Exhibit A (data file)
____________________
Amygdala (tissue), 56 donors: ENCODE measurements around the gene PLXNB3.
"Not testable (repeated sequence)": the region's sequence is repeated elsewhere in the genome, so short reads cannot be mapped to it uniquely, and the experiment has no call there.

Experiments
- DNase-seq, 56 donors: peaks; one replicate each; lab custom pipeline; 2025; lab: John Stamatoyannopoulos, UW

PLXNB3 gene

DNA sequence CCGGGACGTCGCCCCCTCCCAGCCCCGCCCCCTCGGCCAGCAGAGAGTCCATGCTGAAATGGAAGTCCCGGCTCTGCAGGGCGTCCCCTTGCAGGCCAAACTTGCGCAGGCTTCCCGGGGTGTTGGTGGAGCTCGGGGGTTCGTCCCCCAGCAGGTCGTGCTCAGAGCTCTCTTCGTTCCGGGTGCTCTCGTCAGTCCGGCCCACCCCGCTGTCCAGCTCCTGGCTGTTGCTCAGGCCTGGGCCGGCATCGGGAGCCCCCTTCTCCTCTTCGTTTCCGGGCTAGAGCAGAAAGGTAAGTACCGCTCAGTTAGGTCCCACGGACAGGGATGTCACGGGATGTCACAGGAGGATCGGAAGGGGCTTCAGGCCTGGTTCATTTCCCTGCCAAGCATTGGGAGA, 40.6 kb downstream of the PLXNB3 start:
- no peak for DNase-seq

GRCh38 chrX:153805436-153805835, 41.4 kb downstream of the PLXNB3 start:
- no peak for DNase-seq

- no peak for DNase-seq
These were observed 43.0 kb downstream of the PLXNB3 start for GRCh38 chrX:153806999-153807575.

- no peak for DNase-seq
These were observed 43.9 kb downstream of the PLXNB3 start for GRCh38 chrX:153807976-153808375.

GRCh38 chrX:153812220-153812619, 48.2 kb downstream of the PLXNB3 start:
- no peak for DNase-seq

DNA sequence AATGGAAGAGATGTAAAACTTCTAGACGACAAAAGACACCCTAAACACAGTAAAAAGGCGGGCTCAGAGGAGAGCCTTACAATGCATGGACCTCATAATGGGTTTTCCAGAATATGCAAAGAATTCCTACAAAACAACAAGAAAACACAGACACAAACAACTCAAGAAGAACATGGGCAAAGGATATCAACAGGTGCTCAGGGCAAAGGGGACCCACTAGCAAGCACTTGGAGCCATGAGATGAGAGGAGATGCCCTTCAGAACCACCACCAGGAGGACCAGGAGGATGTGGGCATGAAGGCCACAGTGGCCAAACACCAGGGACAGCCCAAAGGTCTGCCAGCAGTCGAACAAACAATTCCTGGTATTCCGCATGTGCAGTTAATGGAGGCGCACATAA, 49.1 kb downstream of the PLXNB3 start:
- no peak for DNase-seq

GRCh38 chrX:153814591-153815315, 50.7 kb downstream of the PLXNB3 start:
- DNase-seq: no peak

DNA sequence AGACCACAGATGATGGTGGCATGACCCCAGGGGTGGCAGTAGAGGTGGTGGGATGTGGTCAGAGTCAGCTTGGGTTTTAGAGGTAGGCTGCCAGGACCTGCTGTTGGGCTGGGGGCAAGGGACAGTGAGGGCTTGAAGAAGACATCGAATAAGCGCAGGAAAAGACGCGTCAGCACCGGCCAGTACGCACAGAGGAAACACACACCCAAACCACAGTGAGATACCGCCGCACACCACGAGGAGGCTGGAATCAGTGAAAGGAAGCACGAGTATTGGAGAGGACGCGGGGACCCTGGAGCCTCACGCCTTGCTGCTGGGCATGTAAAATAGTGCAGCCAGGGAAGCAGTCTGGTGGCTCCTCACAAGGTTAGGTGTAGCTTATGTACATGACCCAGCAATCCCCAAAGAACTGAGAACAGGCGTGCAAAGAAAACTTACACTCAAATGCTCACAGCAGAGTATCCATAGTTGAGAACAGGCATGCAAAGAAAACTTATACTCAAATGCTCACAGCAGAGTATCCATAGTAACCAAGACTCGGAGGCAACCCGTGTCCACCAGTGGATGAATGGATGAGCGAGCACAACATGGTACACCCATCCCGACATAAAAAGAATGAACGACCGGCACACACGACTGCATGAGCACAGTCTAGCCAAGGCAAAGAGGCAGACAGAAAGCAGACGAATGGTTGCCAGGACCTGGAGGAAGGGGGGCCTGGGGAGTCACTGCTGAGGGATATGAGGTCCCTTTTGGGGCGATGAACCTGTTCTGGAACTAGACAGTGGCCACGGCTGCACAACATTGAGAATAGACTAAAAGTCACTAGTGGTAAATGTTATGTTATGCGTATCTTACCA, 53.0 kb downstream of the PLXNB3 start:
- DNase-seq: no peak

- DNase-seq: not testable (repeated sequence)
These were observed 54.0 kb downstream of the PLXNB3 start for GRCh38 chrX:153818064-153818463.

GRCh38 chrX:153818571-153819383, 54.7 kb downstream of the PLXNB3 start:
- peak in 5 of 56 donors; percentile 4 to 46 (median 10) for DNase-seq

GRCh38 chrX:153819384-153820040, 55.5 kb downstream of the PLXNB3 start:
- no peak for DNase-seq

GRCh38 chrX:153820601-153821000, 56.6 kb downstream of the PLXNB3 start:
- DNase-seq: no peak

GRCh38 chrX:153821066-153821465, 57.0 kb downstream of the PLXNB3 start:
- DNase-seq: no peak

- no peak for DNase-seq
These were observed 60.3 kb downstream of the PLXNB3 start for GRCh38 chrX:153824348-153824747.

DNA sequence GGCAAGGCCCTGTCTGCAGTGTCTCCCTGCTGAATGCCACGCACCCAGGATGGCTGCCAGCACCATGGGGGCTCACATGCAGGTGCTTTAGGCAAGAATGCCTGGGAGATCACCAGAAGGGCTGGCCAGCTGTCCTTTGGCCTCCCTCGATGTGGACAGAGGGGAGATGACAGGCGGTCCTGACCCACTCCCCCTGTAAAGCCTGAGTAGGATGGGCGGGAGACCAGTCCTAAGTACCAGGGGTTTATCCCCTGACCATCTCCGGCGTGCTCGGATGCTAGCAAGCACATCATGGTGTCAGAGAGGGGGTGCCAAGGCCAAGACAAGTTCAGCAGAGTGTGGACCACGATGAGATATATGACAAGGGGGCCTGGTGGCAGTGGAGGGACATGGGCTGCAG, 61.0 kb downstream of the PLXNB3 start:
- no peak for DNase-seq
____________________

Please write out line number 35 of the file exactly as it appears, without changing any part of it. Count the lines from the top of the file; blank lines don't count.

- no peak for DNase-seq